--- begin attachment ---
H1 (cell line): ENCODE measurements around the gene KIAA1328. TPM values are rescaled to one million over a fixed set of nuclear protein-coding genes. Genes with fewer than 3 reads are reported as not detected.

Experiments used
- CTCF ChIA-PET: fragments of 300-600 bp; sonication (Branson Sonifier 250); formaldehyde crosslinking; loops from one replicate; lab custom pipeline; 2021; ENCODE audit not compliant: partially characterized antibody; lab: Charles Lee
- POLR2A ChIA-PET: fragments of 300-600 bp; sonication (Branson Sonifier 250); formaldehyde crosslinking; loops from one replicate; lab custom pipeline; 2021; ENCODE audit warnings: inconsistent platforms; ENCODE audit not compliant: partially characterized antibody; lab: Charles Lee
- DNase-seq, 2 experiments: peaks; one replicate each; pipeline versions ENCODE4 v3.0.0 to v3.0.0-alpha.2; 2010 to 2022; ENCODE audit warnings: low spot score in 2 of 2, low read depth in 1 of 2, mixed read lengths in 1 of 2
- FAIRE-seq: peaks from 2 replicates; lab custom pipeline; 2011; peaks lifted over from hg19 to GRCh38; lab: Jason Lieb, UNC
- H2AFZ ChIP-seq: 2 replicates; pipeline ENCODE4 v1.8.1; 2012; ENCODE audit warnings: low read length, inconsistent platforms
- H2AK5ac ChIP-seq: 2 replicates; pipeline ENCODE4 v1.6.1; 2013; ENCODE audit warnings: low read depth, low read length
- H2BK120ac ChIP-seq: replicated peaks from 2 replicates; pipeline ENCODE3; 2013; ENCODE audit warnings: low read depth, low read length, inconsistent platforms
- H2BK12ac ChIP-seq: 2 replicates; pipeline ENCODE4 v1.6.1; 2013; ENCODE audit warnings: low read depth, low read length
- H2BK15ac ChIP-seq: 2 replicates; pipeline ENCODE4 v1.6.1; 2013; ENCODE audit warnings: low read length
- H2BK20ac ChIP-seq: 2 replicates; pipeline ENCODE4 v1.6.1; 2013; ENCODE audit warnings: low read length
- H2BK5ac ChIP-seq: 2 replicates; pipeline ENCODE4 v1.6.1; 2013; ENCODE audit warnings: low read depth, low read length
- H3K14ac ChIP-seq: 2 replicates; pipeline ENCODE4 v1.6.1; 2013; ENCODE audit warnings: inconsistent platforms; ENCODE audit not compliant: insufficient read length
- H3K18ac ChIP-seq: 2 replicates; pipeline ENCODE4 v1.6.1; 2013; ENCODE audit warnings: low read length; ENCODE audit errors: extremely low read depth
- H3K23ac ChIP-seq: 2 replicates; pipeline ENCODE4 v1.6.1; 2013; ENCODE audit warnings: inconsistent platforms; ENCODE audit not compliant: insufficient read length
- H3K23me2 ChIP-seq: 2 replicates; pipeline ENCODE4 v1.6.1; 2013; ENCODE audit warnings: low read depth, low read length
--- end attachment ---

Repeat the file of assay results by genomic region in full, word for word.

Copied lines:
H1 (cell line): ENCODE measurements around the gene KIAA1328. TPM values are rescaled to one million over a fixed set of nuclear protein-coding genes. Genes with fewer than 3 reads are reported as not detected.

Experiments used
- CTCF ChIA-PET: fragments of 300-600 bp; sonication (Branson Sonifier 250); formaldehyde crosslinking; loops from one replicate; lab custom pipeline; 2021; ENCODE audit not compliant: partially characterized antibody; lab: Charles Lee
- POLR2A ChIA-PET: fragments of 300-600 bp; sonication (Branson Sonifier 250); formaldehyde crosslinking; loops from one replicate; lab custom pipeline; 2021; ENCODE audit warnings: inconsistent platforms; ENCODE audit not compliant: partially characterized antibody; lab: Charles Lee
- DNase-seq, 2 experiments: peaks; one replicate each; pipeline versions ENCODE4 v3.0.0 to v3.0.0-alpha.2; 2010 to 2022; ENCODE audit warnings: low spot score in 2 of 2, low read depth in 1 of 2, mixed read lengths in 1 of 2
- FAIRE-seq: peaks from 2 replicates; lab custom pipeline; 2011; peaks lifted over from hg19 to GRCh38; lab: Jason Lieb, UNC
- H2AFZ ChIP-seq: 2 replicates; pipeline ENCODE4 v1.8.1; 2012; ENCODE audit warnings: low read length, inconsistent platforms
- H2AK5ac ChIP-seq: 2 replicates; pipeline ENCODE4 v1.6.1; 2013; ENCODE audit warnings: low read depth, low read length
- H2BK120ac ChIP-seq: replicated peaks from 2 replicates; pipeline ENCODE3; 2013; ENCODE audit warnings: low read depth, low read length, inconsistent platforms
- H2BK12ac ChIP-seq: 2 replicates; pipeline ENCODE4 v1.6.1; 2013; ENCODE audit warnings: low read depth, low read length
- H2BK15ac ChIP-seq: 2 replicates; pipeline ENCODE4 v1.6.1; 2013; ENCODE audit warnings: low read length
- H2BK20ac ChIP-seq: 2 replicates; pipeline ENCODE4 v1.6.1; 2013; ENCODE audit warnings: low read length
- H2BK5ac ChIP-seq: 2 replicates; pipeline ENCODE4 v1.6.1; 2013; ENCODE audit warnings: low read depth, low read length
- H3K14ac ChIP-seq: 2 replicates; pipeline ENCODE4 v1.6.1; 2013; ENCODE audit warnings: inconsistent platforms; ENCODE audit not compliant: insufficient read length
- H3K18ac ChIP-seq: 2 replicates; pipeline ENCODE4 v1.6.1; 2013; ENCODE audit warnings: low read length; ENCODE audit errors: extremely low read depth
- H3K23ac ChIP-seq: 2 replicates; pipeline ENCODE4 v1.6.1; 2013; ENCODE audit warnings: inconsistent platforms; ENCODE audit not compliant: insufficient read length
- H3K23me2 ChIP-seq: 2 replicates; pipeline ENCODE4 v1.6.1; 2013; ENCODE audit warnings: low read depth, low read length